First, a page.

Effects of preconception lifestyle intervention in infertile women with obesity: The FIT-PLESE randomized controlled trial

Richard S. Legro, Karl R. Hansen, Michael P. Diamond, Anne Z. Steiner, Christos Coutifaris, Marcelle I. Cedars, Kathleen M. Hoeger, Rebecca Usadi, Erica B. Johnstone, Daniel J. Haisenleder, Robert A. Wild, Kurt T. Barnhart, Jennifer Mersereau, J. C. Trussell, Stephen A. Krawetz, Penny M. Kris-Etherton, David B. Sarwer, Nanette Santoro, Esther Eisenberg, Hao HuangHeping Zhang

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Abstract

Background AWUom: Pelneawsiethcoonbfiermsitthyaatanldlhienafedrintiglitlyevaerlesacroeruenpsreesleedntteodcloosrreewctleyi:ght prior to conception and infertility treatment to improve pregnancy rates and birth outcomes, although confirmatory evidence from randomized trials is lacking. We assessed whether a preconception intensive lifestyle intervention with acute weight loss is superior to a weight neutral intervention at achieving a healthy live birth. Methods and findings In this open-label, randomized controlled study (FIT-PLESE), 379 women with obesity (BMI ≥ 30 kg/m2) and unexplained infertility were randomly assigned in a 1:1 ratio to 2 preconception lifestyle modification groups lasting 16 weeks, between July 2015 and July 2018 (final follow-up September 2019) followed by infertility therapy. The primary outcome was the healthy live birth (term infant of normal weight without major anomalies) incidence. This was conducted at 9 academic health centers across the United States. The intensive group underwent increased physical activity and weight loss (target 7%) through meal replacements and medication (Orlistat) compared to a standard group with increased physical activity alone without weight loss. This was followed by standardized empiric infertility treatment consisting of 3 cycles of ovarian stimulation/intrauterine insemination. Outcomes of any resulting pregnancy were tracked. Among 191 women randomized to standard lifestyle group, 40 dropped out of the study before conception; among 188 women randomized to intensive lifestyle group, 31 dropped out of the study before conception. All the randomized women were included in the intent-to-treat analysis for primary outcome of a healthy live birth. There were no significant differences in the incidence of healthy live births [standard 29/191(15.2%), intensive 23/188(12.2%), rate ratio 0.81 (0.48 to 1.34), P = 0.40]. Intensive had significant weight loss compared to standard (-6.6 ± 5.4% versus -0.3 ± 3.2%, P < 0.001). There were improvements in metabolic health, including a marked decrease in incidence of the metabolic syndrome (baseline to 16 weeks: Standard: 53.6% to 49.4%, intensive 52.8% to 32.2%, P = 0.003). Gastrointestinal side effects were significantly more common in intensive. There was a higher, but nonsignificant, first trimester pregnancy loss in the intensive group (33.3% versus 23.7% in standard, 95% rate ratio 1.40, 95% confidence interval [CI]: 0.79 to 2.50). The main limitations of the study are the limited power of the study to detect rare complications and the design difficulty in finding an adequate time matched control intervention, as the standard exercise intervention may have potentially been helpful or harmful. Conclusions A preconception intensive lifestyle intervention for weight loss did not improve fertility or birth outcomes compared to an exercise intervention without targeted weight loss. Improvement in metabolic health may not translate into improved female fecundity.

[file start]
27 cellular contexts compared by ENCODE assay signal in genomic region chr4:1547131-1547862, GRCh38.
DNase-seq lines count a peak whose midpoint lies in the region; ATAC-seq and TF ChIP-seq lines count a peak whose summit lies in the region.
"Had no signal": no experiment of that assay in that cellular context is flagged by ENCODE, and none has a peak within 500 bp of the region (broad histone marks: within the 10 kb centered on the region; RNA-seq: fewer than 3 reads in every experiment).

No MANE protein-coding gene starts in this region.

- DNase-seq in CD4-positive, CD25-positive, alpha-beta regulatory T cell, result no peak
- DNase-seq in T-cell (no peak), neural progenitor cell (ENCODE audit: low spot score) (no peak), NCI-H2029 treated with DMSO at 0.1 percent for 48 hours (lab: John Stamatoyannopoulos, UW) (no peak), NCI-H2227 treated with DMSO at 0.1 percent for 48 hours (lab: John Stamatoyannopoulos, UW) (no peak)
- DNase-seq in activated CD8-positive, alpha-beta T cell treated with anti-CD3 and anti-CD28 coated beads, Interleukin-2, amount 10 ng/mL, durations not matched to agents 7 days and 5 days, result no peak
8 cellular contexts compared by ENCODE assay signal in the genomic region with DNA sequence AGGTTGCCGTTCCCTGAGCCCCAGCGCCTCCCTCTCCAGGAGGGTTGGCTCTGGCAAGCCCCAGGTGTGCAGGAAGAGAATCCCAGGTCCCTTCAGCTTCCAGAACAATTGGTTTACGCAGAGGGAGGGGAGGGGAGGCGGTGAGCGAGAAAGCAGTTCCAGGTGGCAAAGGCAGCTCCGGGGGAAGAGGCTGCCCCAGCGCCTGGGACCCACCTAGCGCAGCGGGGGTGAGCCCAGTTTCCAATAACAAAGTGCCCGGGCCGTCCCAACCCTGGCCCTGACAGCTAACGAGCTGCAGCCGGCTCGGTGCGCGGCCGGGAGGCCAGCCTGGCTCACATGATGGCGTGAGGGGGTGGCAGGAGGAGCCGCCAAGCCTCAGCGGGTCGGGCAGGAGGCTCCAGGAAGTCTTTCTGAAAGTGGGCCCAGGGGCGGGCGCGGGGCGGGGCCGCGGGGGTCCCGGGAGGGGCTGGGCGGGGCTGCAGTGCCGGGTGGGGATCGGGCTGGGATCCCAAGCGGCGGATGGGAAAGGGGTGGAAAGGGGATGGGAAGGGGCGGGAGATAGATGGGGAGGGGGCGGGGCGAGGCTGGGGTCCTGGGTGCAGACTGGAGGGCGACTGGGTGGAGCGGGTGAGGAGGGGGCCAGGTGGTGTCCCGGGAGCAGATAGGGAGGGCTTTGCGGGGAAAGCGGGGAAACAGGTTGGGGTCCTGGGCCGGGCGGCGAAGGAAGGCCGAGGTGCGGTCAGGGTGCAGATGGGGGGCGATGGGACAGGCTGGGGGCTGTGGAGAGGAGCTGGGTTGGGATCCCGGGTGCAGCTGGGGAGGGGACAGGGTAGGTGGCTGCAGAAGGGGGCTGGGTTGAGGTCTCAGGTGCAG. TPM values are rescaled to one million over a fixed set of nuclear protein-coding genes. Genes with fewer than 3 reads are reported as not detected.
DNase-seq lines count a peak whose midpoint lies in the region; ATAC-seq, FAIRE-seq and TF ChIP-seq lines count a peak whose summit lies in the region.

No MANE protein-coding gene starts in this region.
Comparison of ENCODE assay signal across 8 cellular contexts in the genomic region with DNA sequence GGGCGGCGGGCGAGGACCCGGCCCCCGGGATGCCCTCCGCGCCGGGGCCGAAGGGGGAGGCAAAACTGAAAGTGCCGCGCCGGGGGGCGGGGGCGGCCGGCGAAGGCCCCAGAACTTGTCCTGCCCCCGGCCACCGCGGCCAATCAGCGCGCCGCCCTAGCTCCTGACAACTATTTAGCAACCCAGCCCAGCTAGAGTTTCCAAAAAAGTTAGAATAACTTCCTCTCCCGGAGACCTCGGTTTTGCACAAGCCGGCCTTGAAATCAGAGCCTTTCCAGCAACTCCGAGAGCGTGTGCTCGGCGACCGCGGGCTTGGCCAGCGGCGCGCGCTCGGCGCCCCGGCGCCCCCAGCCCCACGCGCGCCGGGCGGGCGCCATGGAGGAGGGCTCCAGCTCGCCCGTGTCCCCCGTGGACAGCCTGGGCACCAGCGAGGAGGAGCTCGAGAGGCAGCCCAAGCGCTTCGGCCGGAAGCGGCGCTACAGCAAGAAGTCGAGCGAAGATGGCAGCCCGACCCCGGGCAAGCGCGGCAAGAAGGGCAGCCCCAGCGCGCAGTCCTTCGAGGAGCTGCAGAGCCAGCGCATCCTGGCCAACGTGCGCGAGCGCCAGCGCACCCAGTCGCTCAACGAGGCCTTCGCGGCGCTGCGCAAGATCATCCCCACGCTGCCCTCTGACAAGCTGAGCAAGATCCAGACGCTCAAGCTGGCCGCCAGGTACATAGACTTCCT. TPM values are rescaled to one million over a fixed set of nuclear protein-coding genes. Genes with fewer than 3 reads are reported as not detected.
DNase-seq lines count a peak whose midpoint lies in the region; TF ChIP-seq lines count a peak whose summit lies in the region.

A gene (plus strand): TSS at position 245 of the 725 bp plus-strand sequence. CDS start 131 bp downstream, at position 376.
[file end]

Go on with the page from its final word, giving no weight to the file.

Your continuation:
Original languageEnglish (US)
Article numbere1003883
JournalPLoS Medicine
Volume19
Issue number1
DOIs
StatePublished - Jan 2022

ASJC Scopus subject areas

  • Medicine(all)

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